Tse Sui Luen Jewellery, which has 133 outlets in the mainland and Hong Kong, posted a full-year net profit of HK$55.6 million, reversing the loss a year ago when it made a tax provision following investigations of company executives over alleged tax evasion and corruption.
TSL, whose shares have been suspended from trading since January last year following the investigations, said profit last year was boosted by the acquisition of an additional 24 per cent stake in its mainland joint venture in August. It now owns 80 per cent of the venture.
In the 2005-06 financial year, the company recorded a net loss of HK$48 million after it made a HK$51 million tax provision following an investigation by the government.
Sales rose 14 per cent to HK$1.5 billion in the year to February on the back of a 14 per cent increase in same-store sales in its 13 Hong Kong outlets and 20 per cent rise in sales of its 120 mainland stores.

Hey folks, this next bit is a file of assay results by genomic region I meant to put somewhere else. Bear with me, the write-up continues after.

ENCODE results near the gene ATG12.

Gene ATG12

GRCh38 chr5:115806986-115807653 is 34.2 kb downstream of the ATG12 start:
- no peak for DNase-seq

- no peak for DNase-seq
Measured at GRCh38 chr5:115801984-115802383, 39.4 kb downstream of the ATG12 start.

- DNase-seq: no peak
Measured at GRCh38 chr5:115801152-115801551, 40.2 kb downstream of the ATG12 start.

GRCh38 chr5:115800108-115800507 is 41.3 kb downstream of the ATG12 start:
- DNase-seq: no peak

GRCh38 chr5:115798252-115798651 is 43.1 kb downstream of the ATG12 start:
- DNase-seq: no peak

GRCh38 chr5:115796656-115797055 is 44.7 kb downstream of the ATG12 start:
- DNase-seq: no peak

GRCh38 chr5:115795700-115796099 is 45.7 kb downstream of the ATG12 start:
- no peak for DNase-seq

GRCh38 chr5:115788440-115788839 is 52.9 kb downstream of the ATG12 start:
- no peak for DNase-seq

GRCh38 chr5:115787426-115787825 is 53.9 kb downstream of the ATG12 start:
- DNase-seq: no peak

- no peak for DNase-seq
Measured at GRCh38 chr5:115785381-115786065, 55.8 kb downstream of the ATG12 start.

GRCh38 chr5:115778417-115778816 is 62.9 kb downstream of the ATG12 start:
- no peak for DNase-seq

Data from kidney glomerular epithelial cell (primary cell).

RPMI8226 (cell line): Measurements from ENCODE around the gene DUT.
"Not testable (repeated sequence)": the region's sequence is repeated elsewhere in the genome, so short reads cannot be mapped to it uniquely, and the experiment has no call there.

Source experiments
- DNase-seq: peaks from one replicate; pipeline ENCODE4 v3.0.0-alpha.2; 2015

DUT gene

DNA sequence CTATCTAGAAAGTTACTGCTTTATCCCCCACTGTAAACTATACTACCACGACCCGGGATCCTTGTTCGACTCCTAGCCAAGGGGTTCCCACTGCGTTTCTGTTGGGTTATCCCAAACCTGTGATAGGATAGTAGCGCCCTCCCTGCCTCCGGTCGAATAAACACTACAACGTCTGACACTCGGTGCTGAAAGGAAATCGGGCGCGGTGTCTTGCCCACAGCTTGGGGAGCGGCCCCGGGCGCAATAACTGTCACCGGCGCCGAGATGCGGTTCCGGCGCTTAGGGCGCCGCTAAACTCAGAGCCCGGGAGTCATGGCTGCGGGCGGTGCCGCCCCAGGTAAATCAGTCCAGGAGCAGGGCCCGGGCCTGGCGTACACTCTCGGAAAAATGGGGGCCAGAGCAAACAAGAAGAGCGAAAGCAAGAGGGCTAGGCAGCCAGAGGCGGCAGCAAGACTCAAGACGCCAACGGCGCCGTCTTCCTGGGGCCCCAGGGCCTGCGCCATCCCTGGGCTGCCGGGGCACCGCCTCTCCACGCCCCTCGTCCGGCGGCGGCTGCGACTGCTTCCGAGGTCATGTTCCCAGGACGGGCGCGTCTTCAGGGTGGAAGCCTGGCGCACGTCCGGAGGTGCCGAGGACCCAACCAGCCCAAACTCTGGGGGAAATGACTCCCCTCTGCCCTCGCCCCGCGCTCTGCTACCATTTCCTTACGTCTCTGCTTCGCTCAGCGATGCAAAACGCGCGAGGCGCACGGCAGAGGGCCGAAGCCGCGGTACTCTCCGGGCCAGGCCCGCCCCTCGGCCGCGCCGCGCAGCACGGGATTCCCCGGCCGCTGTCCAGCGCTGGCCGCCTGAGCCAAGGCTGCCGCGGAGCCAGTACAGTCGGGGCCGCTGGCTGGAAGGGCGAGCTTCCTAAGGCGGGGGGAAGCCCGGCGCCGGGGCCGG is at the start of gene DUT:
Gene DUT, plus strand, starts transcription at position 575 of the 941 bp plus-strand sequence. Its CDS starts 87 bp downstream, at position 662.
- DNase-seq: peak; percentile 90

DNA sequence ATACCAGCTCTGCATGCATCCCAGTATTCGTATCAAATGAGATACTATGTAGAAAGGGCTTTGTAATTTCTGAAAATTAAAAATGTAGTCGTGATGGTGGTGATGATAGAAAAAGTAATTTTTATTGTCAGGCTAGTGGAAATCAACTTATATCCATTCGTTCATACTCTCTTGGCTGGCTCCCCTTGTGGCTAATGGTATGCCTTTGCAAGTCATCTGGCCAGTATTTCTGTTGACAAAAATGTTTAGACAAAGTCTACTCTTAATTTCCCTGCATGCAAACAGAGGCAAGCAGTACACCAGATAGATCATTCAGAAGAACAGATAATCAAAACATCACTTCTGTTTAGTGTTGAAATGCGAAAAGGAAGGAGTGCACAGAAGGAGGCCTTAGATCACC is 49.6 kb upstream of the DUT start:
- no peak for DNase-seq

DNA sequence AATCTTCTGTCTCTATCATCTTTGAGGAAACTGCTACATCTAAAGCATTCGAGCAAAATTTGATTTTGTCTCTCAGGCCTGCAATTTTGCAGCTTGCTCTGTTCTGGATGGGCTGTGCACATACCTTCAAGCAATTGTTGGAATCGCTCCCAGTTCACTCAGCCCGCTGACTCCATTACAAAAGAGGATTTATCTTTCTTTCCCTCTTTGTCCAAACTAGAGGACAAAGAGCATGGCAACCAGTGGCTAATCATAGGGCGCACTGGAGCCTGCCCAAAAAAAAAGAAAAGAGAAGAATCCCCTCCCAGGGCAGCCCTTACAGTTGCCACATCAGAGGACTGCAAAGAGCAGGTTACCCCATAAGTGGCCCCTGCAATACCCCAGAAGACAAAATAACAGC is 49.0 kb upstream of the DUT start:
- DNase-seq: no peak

Chairman Tommy Tse Tat-fung, a son of founder Tse Sui-luen, said the company planned to open at least between 20 and 30 stores in the mainland every year. He said TSL would request trading of its shares be resumed after the end of the lawsuits.
Tse Sui-luen, Tommy Tse, finance director Chung Yuen-ling, deputy chairman and chief executive Peter Gerardus Van Weerdenburg and business promotions general manager Wong Ting-fong face 21 charges of corruption, tax evasion and embezzlement.
The Independent Commission Against Corruption has accused them of offering kickbacks to travel agents for taking tour groups to the jeweller's showrooms.
The first hearing will be held on August 13.
To restore customers' confidence after the Travel Industry Council deducted points on the company for not following a rule regarding the text size of its description of its refund policy on receipts, TSL said it had recently participated in the council's six-month refund guarantee programme and fixed the problem.